Lake Vostok

Lake Vostok (Russian: озеро Восток, Ozero Vostok, lit. "Lake East") is the largest of Antarctica's more than 140 sub-glacial lakes. Lake Vostok is located at the southern Pole of Cold, beneath Russia's Vostok Station under the surface of the central East Antarctic Ice Sheet, which is at 3,488 m (11,444 ft) above mean sea level. The surface of this fresh water lake is approximately 4,000 m (13,100 ft) under the surface of the ice, which places it at approximately 500 m (1,600 ft) below sea level. Measuring 250 km (160 mi) long by 50 km (30 mi) wide at its widest point, and covering an area of 15,690 km2 (6,060 sq mi) and an average depth of 344 m (1,129 ft). It has an estimated volume of 5,400 km3 (1,300 cu mi). The lake is divided into two deep basins by a ridge. The liquid water over the ridge is about 200 m (700 ft), compared to roughly 400 m (1,300 ft) deep in the northern basin and 800 m (2,600 ft) deep in the southern.

The lake is named after Vostok Station, which in turn is named after the Vostok (Восток), a sloop-of-war, which mean "East" in Russian. The existence of a subglacial lake in the Vostok region was first suggested by Russian geographer Andrey Kapitsa based on seismic soundings made during the Soviet Antarctic Expeditions in 1959 and 1964 to measure the thickness of the ice sheet. The continued research by Russian and British scientists led by 1993 to the final confirmation of the existence of the lake by J.P. Ridley using ERS-1 laser altimetry.

The lake was drilled into by Russian scientists in 2012. The overlying ice provides a continuous paleoclimatic record of 400,000 years, although the lake water itself may have been isolated for 15 to 25 million years. On 5 February 2012, a team of Russian scientists claimed to have completed the longest ever ice core of 3,768 m (12,400 ft) and pierced the ice shield to the surface of the lake. Samples of the freshly frozen water in the ice well are expected to be collected at the end of 2012 when the new Antarctic summer starts. The Russian team plans to send a robot into the lake to collect water samples and sediments from the bottom. Unusual forms of life could be found in the lake's liquid layer, an ecosystem sealed off below the ice for millions of years, conditions which could resemble those of the hypothesized ice-covered ocean of Jupiter's moon Europa.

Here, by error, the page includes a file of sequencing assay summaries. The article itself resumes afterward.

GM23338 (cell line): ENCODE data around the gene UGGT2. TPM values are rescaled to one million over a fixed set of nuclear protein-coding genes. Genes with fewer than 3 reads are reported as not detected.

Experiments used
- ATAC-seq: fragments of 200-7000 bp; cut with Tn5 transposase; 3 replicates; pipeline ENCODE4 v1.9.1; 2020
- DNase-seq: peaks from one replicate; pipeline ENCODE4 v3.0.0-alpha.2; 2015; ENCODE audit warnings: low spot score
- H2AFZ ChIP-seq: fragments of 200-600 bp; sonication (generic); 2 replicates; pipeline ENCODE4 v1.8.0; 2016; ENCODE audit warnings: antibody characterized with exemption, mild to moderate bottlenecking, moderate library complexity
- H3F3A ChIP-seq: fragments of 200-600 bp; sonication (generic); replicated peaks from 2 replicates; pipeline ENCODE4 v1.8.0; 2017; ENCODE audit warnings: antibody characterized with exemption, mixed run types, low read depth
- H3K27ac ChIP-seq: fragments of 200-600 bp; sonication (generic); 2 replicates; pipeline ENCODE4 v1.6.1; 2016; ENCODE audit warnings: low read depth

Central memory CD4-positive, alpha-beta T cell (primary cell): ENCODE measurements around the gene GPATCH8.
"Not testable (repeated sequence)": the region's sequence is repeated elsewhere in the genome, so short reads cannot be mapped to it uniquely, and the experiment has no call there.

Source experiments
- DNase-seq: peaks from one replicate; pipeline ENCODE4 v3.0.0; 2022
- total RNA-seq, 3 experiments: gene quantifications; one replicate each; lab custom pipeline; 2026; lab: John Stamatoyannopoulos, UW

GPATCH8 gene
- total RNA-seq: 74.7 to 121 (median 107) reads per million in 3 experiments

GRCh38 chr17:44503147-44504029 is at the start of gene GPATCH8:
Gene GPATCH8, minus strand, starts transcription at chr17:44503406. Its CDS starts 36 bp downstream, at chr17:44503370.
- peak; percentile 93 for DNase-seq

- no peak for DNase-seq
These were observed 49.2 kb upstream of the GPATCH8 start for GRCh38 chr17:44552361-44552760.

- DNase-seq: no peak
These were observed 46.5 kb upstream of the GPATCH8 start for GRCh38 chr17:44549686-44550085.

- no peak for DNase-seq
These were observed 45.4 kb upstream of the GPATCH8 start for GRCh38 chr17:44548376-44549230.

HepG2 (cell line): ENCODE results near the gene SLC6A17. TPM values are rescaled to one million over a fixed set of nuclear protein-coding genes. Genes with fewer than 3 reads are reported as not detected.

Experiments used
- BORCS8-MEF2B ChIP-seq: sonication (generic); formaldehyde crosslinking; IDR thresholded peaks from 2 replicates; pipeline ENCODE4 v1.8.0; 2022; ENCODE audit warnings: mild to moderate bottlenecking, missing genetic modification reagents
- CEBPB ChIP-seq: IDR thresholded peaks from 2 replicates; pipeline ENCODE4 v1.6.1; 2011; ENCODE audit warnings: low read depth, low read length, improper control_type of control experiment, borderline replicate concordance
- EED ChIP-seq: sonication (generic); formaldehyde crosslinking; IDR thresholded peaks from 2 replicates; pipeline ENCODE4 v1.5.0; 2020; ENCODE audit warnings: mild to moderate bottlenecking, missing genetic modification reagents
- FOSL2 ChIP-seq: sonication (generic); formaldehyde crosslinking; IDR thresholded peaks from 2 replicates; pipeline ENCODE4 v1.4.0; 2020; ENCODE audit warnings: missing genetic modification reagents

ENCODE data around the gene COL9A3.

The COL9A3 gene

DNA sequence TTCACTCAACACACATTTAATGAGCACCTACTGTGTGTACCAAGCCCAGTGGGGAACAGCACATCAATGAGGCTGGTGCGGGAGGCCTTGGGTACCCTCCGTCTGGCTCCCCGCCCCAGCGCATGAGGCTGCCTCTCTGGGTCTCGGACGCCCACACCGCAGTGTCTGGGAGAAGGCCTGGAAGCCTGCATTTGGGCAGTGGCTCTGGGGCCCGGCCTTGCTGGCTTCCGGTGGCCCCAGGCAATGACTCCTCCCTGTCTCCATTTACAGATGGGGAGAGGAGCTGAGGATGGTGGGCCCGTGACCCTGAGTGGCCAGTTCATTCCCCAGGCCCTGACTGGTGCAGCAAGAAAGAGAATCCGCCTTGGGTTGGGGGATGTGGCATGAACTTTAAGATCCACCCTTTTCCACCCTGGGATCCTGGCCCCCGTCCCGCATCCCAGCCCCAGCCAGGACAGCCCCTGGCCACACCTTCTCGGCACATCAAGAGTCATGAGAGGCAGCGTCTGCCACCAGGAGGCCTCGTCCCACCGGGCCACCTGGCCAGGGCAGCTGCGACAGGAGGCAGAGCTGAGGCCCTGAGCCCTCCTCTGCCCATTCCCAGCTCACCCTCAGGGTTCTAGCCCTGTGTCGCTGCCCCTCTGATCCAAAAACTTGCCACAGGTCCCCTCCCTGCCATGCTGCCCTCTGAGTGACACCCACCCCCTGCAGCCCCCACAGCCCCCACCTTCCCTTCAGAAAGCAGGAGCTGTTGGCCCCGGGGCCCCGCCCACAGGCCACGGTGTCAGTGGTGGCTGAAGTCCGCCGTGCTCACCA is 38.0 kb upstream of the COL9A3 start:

Read more about Lake VostokDiscovery, Geological History, Traits, Research, Controversy

Other articles related to "lake vostok, lake, vostok, lakes":

Lake Vostok - Controversy
... The main concern is that the lake could become contaminated with the antifreeze that the Russians used to keep the bore hole from refreezing ... Research Council have taken the position that it should be assumed that microbial life exists in Lake Vostok and that after such a long isolation, any life ... tons (54 t) of these chemicals have been used thus far on the ice above Lake Vostok ...
Subglacial Lake - Antarctica
... Andrey Kapitsa used seismic soundings in the region of Vostok Station made during the Soviet Antarctic Expeditions in 1959 and 1964 to measure the thickness of the ice sheet ... Kapitsa discovered a subglacial lake in this region, later named Lake Vostok, which was one of the most remarkable geographical discoveries of the 20th century ... Subglacial lakes in Antarctica were also suggested by Oswald and Robin (1973) and subsequently confirmed theoretically by Oswald (1975) ...

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